U.S. puts troops on alert as Russia-Ukraine tensions build

Yahoo Finance's Rick Newman joins the Live show to break down the outlook for oil prices and U.S. response as Russia-Ukraine tension builds up.

Video Transcript

JULIE HYMAN: I want to bring in Rick Newman now to this conversation because he is watching that situation, that political situation very closely as well. So Rick, tell us about what you have been watching in terms of this power play that is going on here on the part of Russia. How commodities feed into it and then of course you're watching President Biden's role in all of this as well

RICK NEWMAN: Yeah. Just a quick follow up Julie, on the discussion about oil prices. So they have not really moved on what we've been seeing so far with this standoff and the potential invasion of Ukraine, but Moody's analytics just a little while ago, put out a note saying, oil prices could easily jump over $100 per barrel if this conflict would lead to Russia halting exports of oil so, that would go a pretty long way.

I don't think the baseline assumption is that Russia would automatically stop exporting oil or sanctions would force Russia to stop exporting oil if there was an invasion of Ukraine, because that would hurt everybody who buys oil of course. And that's a lot of the European countries who rely upon Russia for oil and also for natural gas.

So even if there is some kind of shooting war on the Russia-Ukraine border That does not mean there will be a halt of energy exports from Russia. But it means that will suddenly be something that is in play and we probably would see that reflected in market prices at least for a while.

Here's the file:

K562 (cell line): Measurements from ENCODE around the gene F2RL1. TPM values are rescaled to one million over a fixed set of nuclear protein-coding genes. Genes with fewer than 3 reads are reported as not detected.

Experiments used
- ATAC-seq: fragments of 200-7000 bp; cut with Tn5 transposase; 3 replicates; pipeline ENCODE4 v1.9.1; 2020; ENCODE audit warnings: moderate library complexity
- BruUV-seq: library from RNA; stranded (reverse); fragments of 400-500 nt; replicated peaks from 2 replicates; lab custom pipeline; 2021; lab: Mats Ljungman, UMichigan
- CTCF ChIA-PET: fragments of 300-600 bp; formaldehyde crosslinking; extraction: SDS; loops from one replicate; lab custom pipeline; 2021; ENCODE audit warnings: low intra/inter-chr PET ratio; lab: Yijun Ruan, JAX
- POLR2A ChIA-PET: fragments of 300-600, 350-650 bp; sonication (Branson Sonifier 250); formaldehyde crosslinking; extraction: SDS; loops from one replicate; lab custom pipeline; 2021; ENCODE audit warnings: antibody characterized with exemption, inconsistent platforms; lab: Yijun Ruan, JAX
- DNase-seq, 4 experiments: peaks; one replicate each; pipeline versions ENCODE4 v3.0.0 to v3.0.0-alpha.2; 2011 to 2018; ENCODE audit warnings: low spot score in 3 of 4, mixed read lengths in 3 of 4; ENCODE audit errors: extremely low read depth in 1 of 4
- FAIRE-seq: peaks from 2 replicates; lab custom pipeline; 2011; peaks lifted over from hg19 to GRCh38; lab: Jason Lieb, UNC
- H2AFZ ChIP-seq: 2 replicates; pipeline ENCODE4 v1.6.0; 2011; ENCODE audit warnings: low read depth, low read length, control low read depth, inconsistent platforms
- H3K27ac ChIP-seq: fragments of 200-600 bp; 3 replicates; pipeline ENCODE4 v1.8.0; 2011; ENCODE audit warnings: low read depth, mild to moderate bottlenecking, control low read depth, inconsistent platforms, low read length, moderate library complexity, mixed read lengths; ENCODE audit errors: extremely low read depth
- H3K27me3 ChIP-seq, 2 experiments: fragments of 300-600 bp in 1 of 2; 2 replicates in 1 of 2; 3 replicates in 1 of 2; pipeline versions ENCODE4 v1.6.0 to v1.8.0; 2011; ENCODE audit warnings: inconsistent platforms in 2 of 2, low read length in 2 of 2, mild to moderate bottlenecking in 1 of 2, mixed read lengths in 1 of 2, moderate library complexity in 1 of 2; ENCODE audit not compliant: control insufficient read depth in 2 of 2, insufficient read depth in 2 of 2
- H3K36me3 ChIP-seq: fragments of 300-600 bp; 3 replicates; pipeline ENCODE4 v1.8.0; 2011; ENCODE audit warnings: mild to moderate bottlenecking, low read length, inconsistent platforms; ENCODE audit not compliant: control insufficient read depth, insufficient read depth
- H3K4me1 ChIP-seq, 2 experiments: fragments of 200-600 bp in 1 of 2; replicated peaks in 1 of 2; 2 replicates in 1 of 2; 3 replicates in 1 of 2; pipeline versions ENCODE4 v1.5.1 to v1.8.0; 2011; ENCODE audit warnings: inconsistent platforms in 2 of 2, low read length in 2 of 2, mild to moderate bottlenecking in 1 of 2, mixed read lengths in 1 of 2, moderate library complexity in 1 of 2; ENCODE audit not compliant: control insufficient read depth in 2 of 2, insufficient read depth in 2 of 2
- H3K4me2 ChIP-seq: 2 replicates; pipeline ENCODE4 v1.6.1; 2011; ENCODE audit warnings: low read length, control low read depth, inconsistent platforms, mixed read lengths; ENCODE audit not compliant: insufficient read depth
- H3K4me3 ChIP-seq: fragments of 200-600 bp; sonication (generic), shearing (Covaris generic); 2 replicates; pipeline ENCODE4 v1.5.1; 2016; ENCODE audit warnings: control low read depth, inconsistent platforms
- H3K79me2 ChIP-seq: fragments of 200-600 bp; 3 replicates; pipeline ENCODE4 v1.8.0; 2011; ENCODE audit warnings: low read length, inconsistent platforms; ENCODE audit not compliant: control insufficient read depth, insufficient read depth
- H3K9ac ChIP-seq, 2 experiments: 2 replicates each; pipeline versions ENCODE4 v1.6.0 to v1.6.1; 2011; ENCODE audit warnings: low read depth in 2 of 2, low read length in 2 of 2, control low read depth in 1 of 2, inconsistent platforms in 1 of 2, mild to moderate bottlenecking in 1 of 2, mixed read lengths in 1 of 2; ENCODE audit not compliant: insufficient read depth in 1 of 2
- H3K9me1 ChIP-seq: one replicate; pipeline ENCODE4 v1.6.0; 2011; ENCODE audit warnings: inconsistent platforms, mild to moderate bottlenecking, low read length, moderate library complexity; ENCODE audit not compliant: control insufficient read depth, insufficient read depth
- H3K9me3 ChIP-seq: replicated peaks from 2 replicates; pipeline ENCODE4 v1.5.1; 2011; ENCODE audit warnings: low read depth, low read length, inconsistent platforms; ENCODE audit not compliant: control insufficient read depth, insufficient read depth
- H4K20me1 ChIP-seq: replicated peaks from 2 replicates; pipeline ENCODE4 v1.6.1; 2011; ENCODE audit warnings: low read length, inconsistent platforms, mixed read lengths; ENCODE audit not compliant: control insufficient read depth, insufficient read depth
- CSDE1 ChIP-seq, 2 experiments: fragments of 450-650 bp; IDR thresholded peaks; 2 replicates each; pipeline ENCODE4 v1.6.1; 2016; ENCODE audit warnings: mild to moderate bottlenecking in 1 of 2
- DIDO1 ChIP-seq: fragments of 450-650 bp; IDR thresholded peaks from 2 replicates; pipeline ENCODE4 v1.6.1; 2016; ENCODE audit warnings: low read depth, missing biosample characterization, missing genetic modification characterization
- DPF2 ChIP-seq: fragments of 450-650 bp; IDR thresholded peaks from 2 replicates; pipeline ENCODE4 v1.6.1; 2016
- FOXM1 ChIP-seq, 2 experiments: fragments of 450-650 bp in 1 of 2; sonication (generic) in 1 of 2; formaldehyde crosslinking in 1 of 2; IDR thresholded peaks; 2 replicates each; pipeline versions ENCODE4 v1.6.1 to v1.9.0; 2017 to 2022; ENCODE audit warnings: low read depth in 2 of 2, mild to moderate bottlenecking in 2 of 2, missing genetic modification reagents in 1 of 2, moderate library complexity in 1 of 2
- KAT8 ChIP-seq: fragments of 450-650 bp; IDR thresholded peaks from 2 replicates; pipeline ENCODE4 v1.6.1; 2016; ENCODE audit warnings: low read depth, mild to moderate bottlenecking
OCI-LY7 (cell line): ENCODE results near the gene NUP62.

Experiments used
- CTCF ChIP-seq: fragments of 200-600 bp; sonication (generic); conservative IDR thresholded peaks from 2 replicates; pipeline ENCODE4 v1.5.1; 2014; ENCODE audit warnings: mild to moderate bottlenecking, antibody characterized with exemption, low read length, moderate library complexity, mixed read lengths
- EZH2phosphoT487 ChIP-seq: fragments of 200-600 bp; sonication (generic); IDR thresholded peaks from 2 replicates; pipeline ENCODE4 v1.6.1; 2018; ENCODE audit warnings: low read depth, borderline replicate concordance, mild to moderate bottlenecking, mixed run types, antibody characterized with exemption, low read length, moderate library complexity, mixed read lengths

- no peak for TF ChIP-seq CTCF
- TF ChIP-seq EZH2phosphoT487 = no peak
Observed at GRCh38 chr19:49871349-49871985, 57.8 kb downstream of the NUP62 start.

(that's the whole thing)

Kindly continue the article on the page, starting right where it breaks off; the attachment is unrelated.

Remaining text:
JULIE HYMAN: And Rick, just quickly here as we watched this ramping up of tensions and ponder potential US involvement here. What do you think is motivating President Biden when it comes to sort of teasing that involvement?

RICK NEWMAN: Well yesterday, we got the news that the Pentagon has told about 8,500 troops to prepare for a possible deployment to Eastern Europe. This does not mean they would be going to Ukraine. I think that's an important distinction everybody needs to keep in mind. They would be going there to play some kind of support role possibly also to help evacuate Americans from Ukraine if that becomes necessary.

But I think a big shadow hanging over what Biden's doing right now with regard to Ukraine is Afghanistan. That of course, looked like a disaster last year. It's not the fact that Biden withdrew US troops, it's that he withdrew US troops in contrary to what Biden himself had predicted. Afghanistan rapidly fell to the Taliban and of course, we had that horrifying terrorist attack that killed 13 US service members last August.

So that looked like a fail for the Biden administration and Biden does not like getting involved in foreign entanglements. I think he would be very careful if he did put US troops into Eastern Europe. There probably would be a limited deployment with a deadline, for example. But I think this the Biden administration for sure also realized that they looked very weak coming out of Afghanistan and they don't want a repeat of that with regard to whatever happens between Russia and Ukraine.

RICK NEWMAN: Interesting parallel. Thank you so much Rick, appreciate it.

Our goal is to create a safe and engaging place for users to connect over interests and passions. In order to improve our community experience, we are temporarily suspending article commenting